The bank brought in iOCO in March 2018. We were tasked with facilitating an infrastructure assessment process as part of the server modernisation journey, which unveiled huge consolidation opportunities.
The bank’s server architect said, “This environment was unlike anything we’ve encountered before; it was a different ballgame. The opportunities we discovered promised to deliver increased profitability and significant cost savings.”
Phase 2: Letting go
The second phase of the bank’s server modernisation started in October 2018. Now that it knew what was in its environment, it also knew what had to be done.
- Taking existing legacy workloads, data centres, and virtual machines, and either upgrading, integrating, or retiring them;
- Moving physical server workloads to a virtual space; and
- Moving compatible workloads to newer versions of the server.
The experience was daunting at first – it’s hard to hand over trust to an external partner.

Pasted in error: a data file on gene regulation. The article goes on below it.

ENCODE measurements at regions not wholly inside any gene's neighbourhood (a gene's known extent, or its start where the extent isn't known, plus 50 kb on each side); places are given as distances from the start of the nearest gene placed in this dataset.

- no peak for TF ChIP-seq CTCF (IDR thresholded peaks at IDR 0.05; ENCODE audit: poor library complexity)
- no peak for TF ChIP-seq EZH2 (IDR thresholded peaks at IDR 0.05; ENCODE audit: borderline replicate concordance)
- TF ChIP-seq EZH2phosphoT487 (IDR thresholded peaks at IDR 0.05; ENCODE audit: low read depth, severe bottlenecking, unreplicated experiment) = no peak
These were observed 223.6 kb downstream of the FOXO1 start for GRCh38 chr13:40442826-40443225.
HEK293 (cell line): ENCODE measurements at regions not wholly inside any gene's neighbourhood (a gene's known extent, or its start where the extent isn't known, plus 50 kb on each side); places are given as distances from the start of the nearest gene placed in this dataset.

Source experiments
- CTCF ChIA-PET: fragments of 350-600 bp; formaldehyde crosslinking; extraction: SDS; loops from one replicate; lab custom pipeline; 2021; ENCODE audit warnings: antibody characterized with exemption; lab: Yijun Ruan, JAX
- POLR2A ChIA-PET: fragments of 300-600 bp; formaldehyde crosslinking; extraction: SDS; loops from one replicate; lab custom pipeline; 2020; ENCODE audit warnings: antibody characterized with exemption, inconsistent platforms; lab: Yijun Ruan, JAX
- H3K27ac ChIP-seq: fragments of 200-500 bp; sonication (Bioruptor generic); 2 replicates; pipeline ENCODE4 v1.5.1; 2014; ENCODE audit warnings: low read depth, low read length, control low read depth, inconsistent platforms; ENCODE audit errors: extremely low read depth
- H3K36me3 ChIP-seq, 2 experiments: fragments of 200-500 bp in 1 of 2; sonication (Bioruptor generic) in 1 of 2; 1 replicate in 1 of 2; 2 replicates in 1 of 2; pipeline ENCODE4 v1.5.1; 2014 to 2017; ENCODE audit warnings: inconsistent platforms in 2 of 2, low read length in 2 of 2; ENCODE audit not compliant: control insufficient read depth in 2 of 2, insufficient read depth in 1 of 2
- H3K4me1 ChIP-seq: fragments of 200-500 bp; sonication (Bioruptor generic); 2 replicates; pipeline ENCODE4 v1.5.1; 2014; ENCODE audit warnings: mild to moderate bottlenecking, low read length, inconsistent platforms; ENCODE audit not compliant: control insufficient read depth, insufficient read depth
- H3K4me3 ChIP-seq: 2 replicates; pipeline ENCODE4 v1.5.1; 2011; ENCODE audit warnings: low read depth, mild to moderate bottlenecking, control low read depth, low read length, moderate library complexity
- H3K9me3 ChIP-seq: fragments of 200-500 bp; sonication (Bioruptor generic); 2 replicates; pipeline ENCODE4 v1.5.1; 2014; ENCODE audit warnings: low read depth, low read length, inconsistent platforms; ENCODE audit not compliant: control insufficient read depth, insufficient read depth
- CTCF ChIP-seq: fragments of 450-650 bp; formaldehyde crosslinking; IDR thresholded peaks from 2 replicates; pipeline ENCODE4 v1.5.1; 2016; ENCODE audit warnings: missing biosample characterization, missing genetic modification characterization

“We believed our business had good processes in place, so it was hard not to resist change. But iOCO were patient, accommodating, and explained everything. We’ve learnt that if you bring consultants in to help, you need to take a step back and let them get on with it.”
And that’s exactly what we did. By the end of Phase 2, the bank’s server environment was two-thirds smaller. Everything was reduced, including cost, complexity, and risk of the estate. The bank can now manage its workload in a much more streamlined and standardised way. It’s also able to move the workload to the cloud.
So, how was the overall experience? “There were challenges, as expected with a project of this scale. At times, it didn’t feel like we were getting any traction and that there was no actual difference. But then they put the TVs up, and we watched the numbers drop every day. It was an eye-opener for those who don’t fully understand the work being done in the background. And it was amazing to show everyone what all the hard work was for.”
The bank now has a single dataset, set up to best practice and built using various sources. It references this dataset when renewing licenses for its server versions, cores, components, owners, data centres, locations, performance stats, operating system versions, and database usage.